Wednesday, 13 March 2013

What not to use in the bedroom

A new study finds that women who use petroleum jelly such as Vaseline vaginally can put themselves at risk for a common infection called bacterial vaginosis.

Prior studies have already linked douching with a host of ill effects, including bacterial vaginosis, but not much research has been done on how petroleum jelly affects female sexual organs.

Lead researcher Dr. Joelle Brown of the University of California, San Francisco, and her colleagues recruited 141 women in the study, with half of the women saying they had used some type of sexual lubricant, petroleum jelly, or baby oil vaginally in the past month.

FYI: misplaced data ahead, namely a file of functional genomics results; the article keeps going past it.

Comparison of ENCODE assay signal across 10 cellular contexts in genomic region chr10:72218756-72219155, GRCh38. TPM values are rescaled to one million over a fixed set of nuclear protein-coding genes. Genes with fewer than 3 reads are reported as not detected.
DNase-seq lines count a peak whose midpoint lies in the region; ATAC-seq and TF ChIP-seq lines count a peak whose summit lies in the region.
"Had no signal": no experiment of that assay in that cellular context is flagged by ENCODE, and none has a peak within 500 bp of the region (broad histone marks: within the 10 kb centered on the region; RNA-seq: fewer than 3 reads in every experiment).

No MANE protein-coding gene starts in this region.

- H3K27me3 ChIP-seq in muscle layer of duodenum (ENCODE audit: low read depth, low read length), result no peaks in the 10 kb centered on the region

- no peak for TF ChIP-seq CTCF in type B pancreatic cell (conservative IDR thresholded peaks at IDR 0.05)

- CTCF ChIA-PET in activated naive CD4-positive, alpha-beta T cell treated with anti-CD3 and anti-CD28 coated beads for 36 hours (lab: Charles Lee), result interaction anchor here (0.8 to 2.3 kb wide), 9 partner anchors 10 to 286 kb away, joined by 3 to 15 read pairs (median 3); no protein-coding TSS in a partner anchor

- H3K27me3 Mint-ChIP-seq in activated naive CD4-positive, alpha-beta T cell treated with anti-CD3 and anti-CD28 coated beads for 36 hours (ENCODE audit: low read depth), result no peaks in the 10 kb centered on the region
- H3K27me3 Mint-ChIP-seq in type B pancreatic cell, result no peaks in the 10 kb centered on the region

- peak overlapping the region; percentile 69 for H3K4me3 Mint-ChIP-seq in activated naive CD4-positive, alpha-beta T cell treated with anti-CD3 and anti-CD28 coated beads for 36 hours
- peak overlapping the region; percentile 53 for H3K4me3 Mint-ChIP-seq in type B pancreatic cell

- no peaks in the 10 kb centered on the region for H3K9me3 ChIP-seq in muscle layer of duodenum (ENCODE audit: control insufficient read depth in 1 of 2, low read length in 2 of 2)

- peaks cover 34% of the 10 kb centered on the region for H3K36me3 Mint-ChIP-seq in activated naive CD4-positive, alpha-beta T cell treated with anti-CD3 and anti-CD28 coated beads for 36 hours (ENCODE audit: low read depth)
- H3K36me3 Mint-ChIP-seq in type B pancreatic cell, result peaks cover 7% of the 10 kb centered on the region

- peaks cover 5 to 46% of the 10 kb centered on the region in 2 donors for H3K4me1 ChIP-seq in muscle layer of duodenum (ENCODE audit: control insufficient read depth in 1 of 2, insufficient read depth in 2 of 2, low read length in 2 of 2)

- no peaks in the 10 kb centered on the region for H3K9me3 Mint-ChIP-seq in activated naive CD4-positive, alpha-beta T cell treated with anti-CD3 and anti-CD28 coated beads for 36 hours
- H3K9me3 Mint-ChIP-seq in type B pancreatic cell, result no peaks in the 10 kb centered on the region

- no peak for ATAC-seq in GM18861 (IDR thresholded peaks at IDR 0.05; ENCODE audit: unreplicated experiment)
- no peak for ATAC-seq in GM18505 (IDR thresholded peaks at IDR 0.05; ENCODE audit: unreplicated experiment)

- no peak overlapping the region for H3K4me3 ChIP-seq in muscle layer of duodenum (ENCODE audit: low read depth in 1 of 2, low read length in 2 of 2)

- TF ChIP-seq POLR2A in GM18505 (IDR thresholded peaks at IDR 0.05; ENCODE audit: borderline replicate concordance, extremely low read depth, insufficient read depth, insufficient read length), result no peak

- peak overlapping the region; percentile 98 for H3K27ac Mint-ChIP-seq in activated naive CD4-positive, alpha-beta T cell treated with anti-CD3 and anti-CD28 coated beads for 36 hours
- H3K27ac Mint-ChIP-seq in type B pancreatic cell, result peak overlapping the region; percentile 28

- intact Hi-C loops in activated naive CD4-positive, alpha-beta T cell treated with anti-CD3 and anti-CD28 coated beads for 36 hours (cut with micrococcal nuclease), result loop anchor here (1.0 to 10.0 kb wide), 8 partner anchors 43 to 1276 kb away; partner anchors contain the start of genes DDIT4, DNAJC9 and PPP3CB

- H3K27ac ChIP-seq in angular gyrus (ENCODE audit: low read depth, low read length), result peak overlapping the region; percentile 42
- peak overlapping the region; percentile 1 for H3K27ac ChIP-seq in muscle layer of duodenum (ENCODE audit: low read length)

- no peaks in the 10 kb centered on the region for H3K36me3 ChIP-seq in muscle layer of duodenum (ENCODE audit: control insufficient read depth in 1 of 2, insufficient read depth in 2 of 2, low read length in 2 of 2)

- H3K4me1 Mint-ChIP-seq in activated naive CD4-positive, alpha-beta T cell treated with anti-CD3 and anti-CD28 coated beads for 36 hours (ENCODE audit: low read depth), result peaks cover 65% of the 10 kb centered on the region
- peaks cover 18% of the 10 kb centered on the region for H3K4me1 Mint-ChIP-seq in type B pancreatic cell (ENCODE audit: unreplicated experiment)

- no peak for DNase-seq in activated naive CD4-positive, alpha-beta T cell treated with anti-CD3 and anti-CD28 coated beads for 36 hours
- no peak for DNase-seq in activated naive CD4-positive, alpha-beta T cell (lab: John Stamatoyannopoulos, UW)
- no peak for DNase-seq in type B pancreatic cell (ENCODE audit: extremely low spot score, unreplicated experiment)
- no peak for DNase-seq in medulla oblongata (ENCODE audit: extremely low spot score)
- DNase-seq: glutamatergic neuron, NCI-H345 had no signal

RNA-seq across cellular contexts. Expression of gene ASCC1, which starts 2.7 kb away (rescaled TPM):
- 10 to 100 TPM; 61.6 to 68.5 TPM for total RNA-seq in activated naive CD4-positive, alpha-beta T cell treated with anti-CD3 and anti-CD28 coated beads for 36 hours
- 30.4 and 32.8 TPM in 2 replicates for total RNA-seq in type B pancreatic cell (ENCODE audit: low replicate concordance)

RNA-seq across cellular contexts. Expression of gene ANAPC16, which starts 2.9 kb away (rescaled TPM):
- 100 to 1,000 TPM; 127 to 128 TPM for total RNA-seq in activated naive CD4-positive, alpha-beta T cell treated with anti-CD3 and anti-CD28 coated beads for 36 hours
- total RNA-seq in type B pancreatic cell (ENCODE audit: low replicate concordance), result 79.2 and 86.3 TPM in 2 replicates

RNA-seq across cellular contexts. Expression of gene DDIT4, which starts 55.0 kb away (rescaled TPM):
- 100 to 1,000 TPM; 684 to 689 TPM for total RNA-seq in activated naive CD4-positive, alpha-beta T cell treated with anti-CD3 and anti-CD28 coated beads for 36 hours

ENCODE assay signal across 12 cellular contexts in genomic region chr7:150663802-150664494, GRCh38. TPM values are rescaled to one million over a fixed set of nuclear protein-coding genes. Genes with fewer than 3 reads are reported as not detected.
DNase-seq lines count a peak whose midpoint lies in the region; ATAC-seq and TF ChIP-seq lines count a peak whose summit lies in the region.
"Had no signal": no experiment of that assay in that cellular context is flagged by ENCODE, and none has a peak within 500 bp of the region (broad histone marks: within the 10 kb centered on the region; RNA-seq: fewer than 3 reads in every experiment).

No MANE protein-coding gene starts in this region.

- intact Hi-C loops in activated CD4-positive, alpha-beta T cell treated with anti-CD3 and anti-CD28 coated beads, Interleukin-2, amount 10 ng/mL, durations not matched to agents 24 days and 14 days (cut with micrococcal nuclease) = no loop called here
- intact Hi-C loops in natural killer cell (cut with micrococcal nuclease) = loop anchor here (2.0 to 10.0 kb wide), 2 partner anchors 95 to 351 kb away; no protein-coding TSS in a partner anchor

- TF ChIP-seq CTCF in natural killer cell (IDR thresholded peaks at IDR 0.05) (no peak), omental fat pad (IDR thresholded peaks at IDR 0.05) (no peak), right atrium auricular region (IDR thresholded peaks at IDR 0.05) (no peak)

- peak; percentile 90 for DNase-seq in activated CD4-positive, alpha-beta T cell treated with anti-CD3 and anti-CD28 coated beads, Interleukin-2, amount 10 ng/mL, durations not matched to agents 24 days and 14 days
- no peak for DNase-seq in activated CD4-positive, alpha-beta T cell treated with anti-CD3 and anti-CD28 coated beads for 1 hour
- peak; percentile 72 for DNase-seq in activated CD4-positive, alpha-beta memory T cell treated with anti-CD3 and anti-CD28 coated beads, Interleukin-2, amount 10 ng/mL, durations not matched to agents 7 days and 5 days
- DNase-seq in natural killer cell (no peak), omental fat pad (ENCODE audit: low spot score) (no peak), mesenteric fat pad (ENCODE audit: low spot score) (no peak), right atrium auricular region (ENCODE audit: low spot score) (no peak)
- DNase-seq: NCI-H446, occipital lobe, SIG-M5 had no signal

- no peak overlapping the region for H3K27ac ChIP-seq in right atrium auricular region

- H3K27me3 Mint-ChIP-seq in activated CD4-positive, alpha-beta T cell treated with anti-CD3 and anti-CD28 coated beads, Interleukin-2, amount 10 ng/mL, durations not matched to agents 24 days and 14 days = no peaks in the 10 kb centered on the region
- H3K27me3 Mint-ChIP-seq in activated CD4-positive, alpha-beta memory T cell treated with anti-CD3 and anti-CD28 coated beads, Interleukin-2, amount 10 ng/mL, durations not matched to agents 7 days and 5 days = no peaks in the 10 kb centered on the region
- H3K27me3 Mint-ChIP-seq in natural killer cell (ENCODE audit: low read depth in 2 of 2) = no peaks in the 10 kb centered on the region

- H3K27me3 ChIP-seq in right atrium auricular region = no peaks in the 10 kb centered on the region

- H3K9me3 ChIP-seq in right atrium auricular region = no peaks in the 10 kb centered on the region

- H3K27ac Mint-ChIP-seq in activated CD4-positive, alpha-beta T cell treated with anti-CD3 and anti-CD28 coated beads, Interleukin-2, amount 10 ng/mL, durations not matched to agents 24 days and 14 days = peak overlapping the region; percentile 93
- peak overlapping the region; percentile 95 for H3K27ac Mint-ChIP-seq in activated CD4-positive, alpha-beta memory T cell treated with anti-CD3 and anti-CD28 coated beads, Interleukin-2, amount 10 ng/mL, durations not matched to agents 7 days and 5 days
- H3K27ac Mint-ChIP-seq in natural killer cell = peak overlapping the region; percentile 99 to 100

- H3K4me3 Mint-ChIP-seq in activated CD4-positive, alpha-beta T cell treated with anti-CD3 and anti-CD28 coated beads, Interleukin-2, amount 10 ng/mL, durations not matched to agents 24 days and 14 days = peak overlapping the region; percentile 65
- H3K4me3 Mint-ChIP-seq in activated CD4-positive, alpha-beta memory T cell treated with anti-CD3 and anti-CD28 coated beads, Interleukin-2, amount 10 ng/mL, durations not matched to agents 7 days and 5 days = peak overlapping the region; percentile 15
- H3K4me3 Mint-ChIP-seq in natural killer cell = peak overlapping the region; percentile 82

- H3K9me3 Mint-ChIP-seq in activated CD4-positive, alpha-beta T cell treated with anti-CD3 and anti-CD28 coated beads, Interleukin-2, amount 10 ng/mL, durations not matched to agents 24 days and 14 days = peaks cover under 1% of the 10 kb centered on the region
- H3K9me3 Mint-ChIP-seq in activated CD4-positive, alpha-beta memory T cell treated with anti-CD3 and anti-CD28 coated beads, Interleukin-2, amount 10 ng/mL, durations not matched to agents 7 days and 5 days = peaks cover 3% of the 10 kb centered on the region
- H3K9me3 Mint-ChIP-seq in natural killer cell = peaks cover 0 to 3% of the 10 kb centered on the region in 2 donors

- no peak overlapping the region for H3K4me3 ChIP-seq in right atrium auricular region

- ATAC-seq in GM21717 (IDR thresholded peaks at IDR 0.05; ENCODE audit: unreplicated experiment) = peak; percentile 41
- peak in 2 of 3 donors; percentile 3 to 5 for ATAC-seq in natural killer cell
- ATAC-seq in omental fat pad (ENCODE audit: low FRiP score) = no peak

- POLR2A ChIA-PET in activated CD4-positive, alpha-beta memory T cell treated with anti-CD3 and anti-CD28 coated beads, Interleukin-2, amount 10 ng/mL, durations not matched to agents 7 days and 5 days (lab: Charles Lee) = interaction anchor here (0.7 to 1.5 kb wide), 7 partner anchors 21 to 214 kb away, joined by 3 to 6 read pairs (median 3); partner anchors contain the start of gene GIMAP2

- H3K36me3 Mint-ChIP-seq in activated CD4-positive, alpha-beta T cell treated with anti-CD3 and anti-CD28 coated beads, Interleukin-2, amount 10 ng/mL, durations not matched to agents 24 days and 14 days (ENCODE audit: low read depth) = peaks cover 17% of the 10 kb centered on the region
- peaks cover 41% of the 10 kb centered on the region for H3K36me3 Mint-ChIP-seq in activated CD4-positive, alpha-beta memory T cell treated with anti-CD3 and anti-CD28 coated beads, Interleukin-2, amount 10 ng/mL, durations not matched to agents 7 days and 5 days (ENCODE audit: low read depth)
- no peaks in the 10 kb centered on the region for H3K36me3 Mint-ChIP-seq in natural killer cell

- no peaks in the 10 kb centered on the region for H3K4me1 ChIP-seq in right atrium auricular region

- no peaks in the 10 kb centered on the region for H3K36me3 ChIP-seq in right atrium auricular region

When the researchers tested the women for infections, they found that those who'd used petroleum jelly in the past month were more than twice as likely as non-users to have bacterial vaginosis.

While the illness doesn’t cause long-term problems, it can be uncomfortable, and worse puts a woman at greater risk of sexually transmitted diseases.

Your best bet: reach for water soluble products designed specifically as a vaginal lubricant, which are both safer and more cosmetically pleasing.


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